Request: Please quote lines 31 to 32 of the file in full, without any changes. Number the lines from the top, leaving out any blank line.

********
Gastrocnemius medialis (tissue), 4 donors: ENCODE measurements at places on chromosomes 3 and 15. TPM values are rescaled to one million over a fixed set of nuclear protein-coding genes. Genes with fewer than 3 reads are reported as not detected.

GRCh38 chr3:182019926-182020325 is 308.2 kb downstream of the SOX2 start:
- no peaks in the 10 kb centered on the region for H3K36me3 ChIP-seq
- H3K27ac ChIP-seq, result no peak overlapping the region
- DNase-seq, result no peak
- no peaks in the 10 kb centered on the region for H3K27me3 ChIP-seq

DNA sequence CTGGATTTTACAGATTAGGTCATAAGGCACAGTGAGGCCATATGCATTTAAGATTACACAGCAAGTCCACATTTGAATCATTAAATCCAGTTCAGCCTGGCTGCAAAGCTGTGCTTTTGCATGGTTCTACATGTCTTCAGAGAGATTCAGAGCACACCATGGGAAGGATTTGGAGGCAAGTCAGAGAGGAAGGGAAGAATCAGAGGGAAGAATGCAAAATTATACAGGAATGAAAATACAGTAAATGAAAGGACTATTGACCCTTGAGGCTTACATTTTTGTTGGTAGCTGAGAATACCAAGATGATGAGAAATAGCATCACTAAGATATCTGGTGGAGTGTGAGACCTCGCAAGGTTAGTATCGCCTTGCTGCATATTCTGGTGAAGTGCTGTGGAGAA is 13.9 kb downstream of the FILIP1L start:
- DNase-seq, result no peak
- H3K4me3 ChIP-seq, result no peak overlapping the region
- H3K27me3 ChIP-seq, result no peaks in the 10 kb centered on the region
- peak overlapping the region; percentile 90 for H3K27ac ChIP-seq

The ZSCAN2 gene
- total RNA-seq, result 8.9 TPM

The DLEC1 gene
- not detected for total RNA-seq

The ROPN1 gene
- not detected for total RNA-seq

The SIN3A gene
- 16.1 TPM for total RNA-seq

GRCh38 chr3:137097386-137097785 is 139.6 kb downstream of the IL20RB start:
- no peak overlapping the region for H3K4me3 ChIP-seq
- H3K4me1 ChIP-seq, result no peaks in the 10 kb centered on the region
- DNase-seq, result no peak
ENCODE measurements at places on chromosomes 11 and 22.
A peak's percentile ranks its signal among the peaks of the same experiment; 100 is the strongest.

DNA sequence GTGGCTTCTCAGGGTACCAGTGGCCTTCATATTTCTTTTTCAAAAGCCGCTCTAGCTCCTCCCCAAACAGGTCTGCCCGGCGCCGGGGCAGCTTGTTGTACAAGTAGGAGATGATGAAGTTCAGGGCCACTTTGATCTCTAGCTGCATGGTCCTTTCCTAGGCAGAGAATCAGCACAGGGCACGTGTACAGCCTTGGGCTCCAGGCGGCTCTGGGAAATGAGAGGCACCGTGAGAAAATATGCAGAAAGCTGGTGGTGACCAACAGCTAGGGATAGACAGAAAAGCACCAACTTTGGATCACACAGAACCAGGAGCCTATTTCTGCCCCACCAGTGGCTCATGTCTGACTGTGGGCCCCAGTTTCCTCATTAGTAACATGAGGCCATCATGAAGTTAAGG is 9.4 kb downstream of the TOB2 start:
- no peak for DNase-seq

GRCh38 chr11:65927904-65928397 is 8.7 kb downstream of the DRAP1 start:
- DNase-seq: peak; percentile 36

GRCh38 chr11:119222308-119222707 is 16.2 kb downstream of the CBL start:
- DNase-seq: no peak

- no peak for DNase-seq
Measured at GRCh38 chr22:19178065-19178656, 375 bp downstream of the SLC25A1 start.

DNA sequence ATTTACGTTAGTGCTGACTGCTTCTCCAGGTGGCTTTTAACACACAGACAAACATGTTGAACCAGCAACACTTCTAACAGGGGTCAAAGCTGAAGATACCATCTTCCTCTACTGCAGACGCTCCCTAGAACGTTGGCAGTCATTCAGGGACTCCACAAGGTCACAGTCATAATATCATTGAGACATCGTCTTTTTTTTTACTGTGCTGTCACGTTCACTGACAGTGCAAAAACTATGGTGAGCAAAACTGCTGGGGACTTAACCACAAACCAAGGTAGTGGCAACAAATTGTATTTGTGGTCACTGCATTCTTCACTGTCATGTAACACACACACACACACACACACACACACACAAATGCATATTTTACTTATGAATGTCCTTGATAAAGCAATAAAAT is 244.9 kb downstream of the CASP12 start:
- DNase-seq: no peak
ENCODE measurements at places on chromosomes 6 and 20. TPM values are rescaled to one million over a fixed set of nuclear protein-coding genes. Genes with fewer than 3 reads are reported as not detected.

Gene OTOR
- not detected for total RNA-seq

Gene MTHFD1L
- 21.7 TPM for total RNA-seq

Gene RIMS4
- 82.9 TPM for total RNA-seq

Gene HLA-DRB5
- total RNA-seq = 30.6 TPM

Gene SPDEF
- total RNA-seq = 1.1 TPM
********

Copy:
- DNase-seq: no peak

- no peak for DNase-seq